# 12. Sep 2023 Income inequality holds steady

The Gini coefficient and the income quintile ratio (also known as the ‘S80/S20 ratio’) are two of the most common metrics used for describing a nation’s income distribution.

The Gini coefficient and the income quintile ratio (also known as the ‘S80/S20 ratio’) are two of the most common metrics used for describing a nation’s income distribution.
These metrics are based on equivalent income, which is an equivalised household income figure adjusted for different household compositions.

## Inequality unchanged

An example of the Gini coefficient: if all residents in a country have the same income, the country’s income Gini coefficient would be 0. If one household earns all of the country’s income, the income Gini coefficient would be 100. In 2021, the Faroese Gini coefficient was 21.0, compared to 21.1 in 2020.

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## The top 20% have an income 2.9 times higher than the bottom 20%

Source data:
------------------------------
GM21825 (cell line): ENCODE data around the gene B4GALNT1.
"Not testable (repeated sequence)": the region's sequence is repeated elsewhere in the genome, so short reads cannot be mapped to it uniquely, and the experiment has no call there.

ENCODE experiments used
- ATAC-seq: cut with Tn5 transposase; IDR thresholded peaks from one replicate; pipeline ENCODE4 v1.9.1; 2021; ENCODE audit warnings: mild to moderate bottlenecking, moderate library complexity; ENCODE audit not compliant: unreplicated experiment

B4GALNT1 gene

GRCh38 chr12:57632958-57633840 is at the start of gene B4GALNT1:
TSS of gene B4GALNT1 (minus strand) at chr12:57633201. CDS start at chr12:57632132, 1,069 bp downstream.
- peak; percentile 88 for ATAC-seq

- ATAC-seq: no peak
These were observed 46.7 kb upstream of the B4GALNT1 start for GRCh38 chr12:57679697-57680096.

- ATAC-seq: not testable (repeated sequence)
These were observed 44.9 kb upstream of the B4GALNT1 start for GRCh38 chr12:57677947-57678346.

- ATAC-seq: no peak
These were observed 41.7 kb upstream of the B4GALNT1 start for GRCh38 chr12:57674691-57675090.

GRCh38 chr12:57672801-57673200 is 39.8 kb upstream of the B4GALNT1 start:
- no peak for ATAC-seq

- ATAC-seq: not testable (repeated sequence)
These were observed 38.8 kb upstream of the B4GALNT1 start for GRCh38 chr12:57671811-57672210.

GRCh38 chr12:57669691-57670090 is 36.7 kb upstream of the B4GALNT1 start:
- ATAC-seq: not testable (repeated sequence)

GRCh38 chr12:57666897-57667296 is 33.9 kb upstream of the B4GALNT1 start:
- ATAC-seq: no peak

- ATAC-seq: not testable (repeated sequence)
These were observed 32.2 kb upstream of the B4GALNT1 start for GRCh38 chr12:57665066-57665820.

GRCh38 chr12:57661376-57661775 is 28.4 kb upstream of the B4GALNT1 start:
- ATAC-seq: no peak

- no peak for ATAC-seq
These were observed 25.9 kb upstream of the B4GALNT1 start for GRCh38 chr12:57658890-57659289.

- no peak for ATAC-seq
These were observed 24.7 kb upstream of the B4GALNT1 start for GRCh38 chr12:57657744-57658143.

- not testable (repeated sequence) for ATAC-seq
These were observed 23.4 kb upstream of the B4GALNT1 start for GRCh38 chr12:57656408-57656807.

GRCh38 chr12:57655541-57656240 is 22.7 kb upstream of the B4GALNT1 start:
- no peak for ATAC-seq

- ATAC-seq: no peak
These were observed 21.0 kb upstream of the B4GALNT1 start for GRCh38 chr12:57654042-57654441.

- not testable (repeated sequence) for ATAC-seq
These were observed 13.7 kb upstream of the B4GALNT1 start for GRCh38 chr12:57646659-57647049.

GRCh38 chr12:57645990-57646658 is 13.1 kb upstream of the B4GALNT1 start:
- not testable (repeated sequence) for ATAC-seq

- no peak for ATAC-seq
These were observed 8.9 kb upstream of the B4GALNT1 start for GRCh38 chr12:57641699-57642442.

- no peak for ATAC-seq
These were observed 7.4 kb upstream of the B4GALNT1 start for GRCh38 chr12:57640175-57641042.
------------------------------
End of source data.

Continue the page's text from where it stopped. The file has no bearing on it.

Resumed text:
The same pattern appears in the income quintile ratio. The income quintile ratio (80/20) divides the population into five equally large groups (quintiles) and compares the total income of the 20% of the population with the highest income (top quintile) to that of the 20% with the lowest income (bottom quintile). In 2021, the top quintile had an income 2.9 times higher than the bottom quintile. This is the same ratio as in 2020.

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## Less inequality than other countries

The Gini coefficient for Danmark and the EU combined was above 30 in 2021. Greenland’s figure was 34, while Norway and Sweden’s figures were 27.9 and 26.8, respectively. The Faroes thus have less income inequality than their neighbouring countries.

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